What do Oregon, the Head of the American Hiking Society and the Keyboardist of the Rolling Stones Have in Common?
Trees are not silent partners. This Saturday, longtime touring keyboardist of rock-‘n’-roll icons the Rolling Stones and Pink Floyd Chuck Leavell, and Bruce Ward, former president of the American Hiking Society, are bringing awareness to Oregon’s woods in their new anthology docuseries, America’s Forests.
“A mutual friend, Bob Williams, a forester from New Jersey, introduced us,” says Ward. “Bob had done a sustainable forestry video with Chuck and really liked Chuck’s perspective. Chuck later came to Colorado and helped me out with a couple of fundraisers, like the U.S. Capitol Christmas Tree, that I was coordinating in Colorado with the U.S. Forest Service. The idea grew from there, but we’ve been talking about ideas for a series since 2012.”
Each episode of the series, produced by Oregon Public Broadcasting, is dedicated to trees and contemporary related industries, from recreational tourism to the rise of cross-laminated timber. Each episode takes place in a different state, but Oregon was the first place to spring to Ward’s mind.
“Portland is one of the most progressive and beautiful cities in America,” says Leavell. “Portlanders are excellent stewards of their land and of their community.”
Incredibly, Leavell’s interest in forestry developed concurrently with his musical career. “In 1981, my wife, Rose Lane, inherited some land from her grandmother. We investigated several options for what to do with it, and settled on long-term sustainable forestry,” says Leavell. “That same year, I was called to do an audition with the Stones. By the following year, I was studying forestry and planting trees and touring with the Rolling Stones.”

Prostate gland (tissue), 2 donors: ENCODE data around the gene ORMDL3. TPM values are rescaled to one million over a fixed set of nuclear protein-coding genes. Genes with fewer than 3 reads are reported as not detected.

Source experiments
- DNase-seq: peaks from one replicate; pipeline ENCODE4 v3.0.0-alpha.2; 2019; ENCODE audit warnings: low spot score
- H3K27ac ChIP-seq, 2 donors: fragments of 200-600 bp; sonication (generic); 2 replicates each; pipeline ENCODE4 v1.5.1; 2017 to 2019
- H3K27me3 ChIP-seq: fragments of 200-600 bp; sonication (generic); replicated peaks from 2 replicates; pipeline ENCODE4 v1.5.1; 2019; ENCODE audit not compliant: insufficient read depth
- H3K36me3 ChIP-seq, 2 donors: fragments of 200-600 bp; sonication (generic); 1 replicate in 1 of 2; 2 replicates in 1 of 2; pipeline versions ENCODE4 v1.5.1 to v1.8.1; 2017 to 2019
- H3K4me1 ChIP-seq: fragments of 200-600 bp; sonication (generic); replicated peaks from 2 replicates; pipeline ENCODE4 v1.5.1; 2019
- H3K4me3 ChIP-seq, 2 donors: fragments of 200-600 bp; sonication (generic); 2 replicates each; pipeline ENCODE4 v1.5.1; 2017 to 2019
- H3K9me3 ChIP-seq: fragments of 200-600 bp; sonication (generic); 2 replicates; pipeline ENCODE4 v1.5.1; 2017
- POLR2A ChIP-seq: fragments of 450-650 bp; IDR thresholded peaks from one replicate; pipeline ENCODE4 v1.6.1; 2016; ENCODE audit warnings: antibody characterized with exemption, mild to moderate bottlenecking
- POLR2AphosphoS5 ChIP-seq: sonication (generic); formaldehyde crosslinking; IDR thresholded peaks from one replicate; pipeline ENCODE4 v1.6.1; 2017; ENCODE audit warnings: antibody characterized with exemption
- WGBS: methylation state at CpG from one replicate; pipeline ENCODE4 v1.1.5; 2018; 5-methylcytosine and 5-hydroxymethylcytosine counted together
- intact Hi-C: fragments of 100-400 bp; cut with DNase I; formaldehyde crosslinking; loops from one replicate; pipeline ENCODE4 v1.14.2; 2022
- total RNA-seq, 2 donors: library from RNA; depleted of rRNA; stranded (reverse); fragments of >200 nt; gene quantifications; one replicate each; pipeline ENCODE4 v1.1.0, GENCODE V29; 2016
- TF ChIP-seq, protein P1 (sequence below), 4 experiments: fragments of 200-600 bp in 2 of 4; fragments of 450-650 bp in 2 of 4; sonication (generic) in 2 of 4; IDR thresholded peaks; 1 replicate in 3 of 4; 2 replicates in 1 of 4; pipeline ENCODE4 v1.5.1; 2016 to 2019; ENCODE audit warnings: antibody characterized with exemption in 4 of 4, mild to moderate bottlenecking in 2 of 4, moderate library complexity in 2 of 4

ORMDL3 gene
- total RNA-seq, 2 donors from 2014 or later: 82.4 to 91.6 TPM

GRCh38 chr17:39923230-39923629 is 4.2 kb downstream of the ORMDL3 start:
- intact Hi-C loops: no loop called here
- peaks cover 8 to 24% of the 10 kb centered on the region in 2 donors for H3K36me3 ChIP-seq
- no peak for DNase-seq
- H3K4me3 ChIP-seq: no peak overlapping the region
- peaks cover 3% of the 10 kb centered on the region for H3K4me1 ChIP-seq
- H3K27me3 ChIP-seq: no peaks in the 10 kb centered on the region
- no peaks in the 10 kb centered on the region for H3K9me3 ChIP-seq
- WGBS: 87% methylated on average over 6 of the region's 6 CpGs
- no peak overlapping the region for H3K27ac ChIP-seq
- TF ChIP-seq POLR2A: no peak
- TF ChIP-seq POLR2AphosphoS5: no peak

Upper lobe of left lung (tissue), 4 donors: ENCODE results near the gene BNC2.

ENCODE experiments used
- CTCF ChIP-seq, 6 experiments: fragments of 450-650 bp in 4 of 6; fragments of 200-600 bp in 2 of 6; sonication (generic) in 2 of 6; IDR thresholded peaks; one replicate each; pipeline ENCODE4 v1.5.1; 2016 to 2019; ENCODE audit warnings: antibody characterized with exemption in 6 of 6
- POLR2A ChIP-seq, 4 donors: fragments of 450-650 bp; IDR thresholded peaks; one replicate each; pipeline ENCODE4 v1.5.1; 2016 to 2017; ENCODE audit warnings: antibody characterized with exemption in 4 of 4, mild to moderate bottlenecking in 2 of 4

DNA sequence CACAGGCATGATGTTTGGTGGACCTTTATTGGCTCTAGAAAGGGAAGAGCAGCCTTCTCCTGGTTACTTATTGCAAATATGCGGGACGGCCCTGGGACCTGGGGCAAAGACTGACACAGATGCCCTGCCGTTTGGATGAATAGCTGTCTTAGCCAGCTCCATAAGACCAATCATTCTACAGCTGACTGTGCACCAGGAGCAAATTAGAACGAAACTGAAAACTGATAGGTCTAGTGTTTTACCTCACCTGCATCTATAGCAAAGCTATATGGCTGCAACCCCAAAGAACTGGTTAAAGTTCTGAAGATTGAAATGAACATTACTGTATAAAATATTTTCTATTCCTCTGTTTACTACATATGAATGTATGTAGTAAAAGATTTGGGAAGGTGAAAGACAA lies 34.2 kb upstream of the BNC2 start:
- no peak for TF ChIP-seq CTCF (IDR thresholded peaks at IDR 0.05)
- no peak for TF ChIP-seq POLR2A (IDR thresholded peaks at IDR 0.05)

The Oregon-centric pilot will be chopped up into three meaty, nine-minute segments. The first sees Leavell and Ward visit innovative architects from Portland architecture firm Lever, which constructs high-rise towers out of cross-laminated timber. Part two brings the men to Bend, where they interview firefighters and Forest Service employees who are working together to contemplate techniques to prevent catastrophic wildfires, while also dedicating themselves to the development of scenic mountain bike pathways.
The third segment takes us into the heart of the historic squabble between environmentalists—”old-school Oregon hippies”—and the timber industry. Today, the two have joined forces in providing habitat restoration in the Siuslaw National Forest, which is strung along the Oregon Coast.
No other episodes of America’s Forests have yet to be produced, but Ward says he wouldn’t mind his retirement consisting of nothing but this project.
“It doesn’t just have to be America,” says Ward. “It could be North America. I want to go to Canada and Mexico to do an episode someday, too.”